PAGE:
Trace Hacquard poses a question that is near and dear to my heart, is the music genre of Rock dead, are there any bands of today that will be inspiring the next generation, are there bands today that will still be played 20, 30, even 40 years from now?

As a music reviewer I ask the same questions. I have to admit that Trace is a good deal more optimistic than I am.

Deadlines And Commitments is in part a travelogue as we follow the author on a three month odyssey of music exploration across America, it is also part reflection on rocks past and its foundations and offshoots. Trace is an aspiring Music writer and in many ways this book takes us into his inner thoughts on the subject of popular music.

Although the book is primarily music themed Trace does occasionally wander into other areas. While in Cleveland, he has this to say about the Cleveland sports fans:

Cleveland fans are the most wretched, miserable souls on the face of the earth. Especially Indians fans.

A few pages further Trace continues his diatribe when talking about his friend Spade:

And although Spade is a staunch Republican and a Cleveland Browns fan, I don’t let that interfere with our friendship

Another stop on Trace’s journey is Memphis and his brief description of being on the ‘wrong side’ of the town caused me to chuckle. I share a great deal with Trace, I love to travel and just over a year ago I persuaded my wife to go on the vacation from hell, three Canadian Provinces, and five US States in four days courtesy of Greyhound Bus, the high spot being a 12 hour layover in Memphis. This break was to allow us to get a motel, a much needed shower, and some desperately needed sleep. Somehow we ended up on that dreaded ‘wrong side’ of town. I knew something was amiss when I got carded at a gas station trying to buy cigarettes, hell I am over 50 years old. It went downhill from there, the liquor store I found was more like a high security vault with the server behind bullet proof glass. That was the first and likely last time I will be visiting that city!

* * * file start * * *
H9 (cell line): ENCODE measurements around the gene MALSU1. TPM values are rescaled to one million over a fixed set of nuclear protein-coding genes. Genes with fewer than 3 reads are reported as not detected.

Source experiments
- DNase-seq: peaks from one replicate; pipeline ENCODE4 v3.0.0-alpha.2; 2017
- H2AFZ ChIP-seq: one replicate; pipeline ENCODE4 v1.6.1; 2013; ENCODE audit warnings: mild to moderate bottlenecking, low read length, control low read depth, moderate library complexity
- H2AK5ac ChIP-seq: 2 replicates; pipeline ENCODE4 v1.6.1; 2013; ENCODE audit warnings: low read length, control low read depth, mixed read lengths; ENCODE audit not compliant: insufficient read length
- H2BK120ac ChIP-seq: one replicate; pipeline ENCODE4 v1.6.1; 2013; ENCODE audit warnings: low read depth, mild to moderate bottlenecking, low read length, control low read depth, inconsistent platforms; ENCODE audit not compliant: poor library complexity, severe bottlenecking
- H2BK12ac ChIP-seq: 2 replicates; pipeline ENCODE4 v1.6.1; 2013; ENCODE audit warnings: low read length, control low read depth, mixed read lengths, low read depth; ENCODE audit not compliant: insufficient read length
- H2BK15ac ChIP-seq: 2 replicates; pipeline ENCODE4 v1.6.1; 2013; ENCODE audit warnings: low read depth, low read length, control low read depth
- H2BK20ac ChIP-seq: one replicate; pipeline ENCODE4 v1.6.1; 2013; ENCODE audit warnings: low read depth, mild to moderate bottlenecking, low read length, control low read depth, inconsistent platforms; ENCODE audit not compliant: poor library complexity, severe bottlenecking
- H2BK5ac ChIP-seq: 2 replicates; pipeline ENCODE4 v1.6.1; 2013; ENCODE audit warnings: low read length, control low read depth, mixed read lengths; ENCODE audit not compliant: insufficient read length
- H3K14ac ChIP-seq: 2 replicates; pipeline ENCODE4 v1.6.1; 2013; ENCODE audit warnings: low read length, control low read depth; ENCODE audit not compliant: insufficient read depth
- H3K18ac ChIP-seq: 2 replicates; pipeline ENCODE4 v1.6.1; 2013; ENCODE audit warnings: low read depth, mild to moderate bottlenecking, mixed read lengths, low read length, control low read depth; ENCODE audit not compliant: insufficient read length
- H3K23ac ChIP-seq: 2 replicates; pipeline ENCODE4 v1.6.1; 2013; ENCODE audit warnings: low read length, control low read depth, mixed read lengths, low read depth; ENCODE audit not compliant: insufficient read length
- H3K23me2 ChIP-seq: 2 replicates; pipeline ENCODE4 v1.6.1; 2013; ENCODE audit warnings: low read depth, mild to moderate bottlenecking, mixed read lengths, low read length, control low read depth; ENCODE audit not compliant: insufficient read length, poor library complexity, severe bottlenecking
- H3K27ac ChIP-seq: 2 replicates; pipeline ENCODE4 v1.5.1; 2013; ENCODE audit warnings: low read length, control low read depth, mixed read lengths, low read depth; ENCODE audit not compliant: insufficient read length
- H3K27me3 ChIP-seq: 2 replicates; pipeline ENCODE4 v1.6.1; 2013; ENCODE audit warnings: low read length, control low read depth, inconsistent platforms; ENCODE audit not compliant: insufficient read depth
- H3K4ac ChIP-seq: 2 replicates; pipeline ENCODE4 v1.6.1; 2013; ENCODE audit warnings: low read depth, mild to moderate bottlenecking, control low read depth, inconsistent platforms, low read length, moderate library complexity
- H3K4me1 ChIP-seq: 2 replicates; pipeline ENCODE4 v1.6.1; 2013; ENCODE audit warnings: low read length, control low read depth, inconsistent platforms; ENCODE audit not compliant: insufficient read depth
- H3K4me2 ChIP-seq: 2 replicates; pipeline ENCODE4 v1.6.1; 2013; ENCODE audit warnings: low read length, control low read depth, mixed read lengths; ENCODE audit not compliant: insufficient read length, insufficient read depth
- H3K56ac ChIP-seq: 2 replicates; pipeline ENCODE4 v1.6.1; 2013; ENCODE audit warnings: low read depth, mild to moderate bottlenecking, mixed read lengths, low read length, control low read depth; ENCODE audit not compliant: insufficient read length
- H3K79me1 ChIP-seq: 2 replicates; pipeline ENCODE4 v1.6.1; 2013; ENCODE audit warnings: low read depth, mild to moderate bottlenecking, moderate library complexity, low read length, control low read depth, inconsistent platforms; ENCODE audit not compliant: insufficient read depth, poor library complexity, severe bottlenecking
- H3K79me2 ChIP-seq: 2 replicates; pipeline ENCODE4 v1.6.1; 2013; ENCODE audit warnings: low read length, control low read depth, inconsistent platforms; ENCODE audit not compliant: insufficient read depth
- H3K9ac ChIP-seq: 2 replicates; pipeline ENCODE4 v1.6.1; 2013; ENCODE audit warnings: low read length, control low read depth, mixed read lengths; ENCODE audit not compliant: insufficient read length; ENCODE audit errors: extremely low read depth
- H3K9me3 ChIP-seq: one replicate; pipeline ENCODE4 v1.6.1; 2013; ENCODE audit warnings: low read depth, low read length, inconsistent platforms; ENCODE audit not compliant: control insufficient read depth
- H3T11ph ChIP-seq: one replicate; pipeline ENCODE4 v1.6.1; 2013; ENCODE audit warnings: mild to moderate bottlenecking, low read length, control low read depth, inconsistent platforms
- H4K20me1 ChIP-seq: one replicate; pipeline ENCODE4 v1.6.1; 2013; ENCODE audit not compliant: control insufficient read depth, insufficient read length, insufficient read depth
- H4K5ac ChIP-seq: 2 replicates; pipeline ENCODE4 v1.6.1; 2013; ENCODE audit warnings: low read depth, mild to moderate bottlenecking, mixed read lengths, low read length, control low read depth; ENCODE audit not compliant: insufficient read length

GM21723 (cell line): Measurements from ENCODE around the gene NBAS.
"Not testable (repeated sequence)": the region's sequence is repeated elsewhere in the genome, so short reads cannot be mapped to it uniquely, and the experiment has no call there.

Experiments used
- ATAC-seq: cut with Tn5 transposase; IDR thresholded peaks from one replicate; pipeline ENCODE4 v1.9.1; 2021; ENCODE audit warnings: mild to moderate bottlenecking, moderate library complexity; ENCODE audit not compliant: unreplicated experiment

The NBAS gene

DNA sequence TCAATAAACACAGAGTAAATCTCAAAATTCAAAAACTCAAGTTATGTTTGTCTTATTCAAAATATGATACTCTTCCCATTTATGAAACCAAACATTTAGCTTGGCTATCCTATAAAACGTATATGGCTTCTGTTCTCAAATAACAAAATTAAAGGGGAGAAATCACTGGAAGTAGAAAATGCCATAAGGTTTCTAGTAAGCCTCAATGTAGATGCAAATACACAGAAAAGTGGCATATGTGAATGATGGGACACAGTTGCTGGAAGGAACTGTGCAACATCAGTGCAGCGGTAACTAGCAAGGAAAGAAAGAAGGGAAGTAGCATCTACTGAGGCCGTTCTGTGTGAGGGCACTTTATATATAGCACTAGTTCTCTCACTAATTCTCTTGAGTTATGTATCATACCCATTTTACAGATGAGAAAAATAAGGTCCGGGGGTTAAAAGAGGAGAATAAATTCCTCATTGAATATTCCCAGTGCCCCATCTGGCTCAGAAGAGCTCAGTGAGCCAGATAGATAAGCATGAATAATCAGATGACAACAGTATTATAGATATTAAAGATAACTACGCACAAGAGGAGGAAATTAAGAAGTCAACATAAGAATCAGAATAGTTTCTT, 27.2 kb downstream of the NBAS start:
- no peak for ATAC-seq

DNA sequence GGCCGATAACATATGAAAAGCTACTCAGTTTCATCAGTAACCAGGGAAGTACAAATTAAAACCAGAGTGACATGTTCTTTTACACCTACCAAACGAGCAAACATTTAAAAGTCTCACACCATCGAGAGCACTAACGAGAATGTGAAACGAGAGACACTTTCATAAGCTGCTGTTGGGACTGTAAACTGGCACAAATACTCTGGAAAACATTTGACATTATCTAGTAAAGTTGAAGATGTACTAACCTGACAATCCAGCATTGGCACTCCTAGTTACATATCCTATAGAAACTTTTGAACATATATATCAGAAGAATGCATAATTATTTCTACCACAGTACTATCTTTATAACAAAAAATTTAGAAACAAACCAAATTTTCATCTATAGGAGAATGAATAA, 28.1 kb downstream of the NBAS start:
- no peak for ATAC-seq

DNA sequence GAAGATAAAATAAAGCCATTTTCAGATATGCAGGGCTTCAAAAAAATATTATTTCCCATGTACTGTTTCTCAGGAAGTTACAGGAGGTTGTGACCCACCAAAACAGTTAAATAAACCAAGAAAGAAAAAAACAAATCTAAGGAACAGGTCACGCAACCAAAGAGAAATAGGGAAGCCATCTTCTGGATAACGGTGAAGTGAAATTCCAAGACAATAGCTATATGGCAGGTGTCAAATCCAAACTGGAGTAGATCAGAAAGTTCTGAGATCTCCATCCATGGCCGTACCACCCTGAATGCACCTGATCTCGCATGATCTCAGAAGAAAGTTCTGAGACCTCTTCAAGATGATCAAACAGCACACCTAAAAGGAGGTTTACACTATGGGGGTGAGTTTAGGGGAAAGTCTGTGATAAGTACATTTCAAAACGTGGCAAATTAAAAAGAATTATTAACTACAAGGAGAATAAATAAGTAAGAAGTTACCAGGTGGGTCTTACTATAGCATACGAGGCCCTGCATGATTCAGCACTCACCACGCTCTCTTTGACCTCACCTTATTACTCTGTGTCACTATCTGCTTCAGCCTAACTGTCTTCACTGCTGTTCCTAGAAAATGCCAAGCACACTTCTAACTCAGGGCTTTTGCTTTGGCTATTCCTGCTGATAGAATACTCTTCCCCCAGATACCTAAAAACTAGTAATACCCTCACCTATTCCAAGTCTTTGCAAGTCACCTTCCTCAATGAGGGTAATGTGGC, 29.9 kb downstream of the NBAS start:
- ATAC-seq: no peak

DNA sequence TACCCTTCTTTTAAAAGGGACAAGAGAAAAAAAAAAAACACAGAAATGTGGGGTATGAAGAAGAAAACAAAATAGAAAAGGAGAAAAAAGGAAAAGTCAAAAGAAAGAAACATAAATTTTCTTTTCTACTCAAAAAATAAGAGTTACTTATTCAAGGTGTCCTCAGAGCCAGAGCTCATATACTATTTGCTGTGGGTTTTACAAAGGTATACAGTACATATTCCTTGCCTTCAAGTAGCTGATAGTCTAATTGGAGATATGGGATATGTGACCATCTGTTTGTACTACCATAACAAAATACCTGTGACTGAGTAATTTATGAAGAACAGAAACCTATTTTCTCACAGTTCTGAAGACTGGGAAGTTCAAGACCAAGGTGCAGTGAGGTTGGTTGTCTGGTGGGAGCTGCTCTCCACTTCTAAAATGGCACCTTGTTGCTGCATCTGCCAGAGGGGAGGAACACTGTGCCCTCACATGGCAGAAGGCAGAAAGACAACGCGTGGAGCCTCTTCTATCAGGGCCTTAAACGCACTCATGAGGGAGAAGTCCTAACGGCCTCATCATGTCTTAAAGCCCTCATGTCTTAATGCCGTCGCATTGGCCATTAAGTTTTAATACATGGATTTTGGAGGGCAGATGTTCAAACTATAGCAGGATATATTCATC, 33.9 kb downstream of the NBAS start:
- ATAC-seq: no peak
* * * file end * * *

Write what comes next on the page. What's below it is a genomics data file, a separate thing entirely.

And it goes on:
Trace fared better than I, he found his way to the Stax Records Museum Of Soul, in the book he talks about the great duo of Sam and Dave that recorded on Stax. Sam Moore is still going strong, in fact my wife and I were Sam and Joyce Moore’s guests at a private concert he played last year. I don’t know how old he is, but he sang for two straight hours!

I personally am saddened by the current state of the music industry and share many of Trace’s observations. I am some 20 years older than the author, my favorite era from great rock was the 70’s, Trace is a 90’s fan. To me rock had already entered the long middle age of decline in the 80’s, never mind the 90’s.

Trace is, if not enthusiastic, is at least heartened by his findings, Rock lives, and Rock will continue being a force. For me Deadlines And Commitments was like meeting an old friend. Although my quest was far different from Trace Hacquard I did come to the same conclusion, there are glimmers of hope, small islands of music in an ocean of garbage. About two years ago I set a goal of tracking down my heroes from the 70’s and interviewing them. Many are still actively playing, and many are working on passing the baton to the next generation. A fine example of that is the Wakeman family, Rick is no longer keen on touring and his son Oliver is filling in, he is playing both with The Strawbs and Yes.

Rock will endure!

Another aspect of Trace’s sojourn that I enjoyed, and again I do relate to it, is being ‘The Press’ at concerts. It can on occasions be quite humorous and you do indeed meet the strangest people.

I enjoyed Deadlines And Commitments a great deal, I think Trace Hacquard has put together a very thoughtful book. It is one that should appeal to any lover of Rock Music.

I may not agree with some of the bands that he holds in high esteem, but music is a very subjective, and personal thing. I do hope that Trace Hacquard perseveres in becoming a music writer, he has the storytelling talent, and he has a compendious knowledge of Rock and its derivatives. In fact if Trace ever needs a forum to hone his skills, I will set him up here on BNN in a heartbeat!

I do hope to be interviewing Trace in the near future, and I have to admit that this is one interview that I am looking forward to. Deadlines And Commitments is not a long book, but he sure manages to cover a lot of ground.

You can order your copy of Deadlines And Commitments from Amazon. Trace also has a Myspace page and what and what modern person does not Twitter?

Simon Barrett

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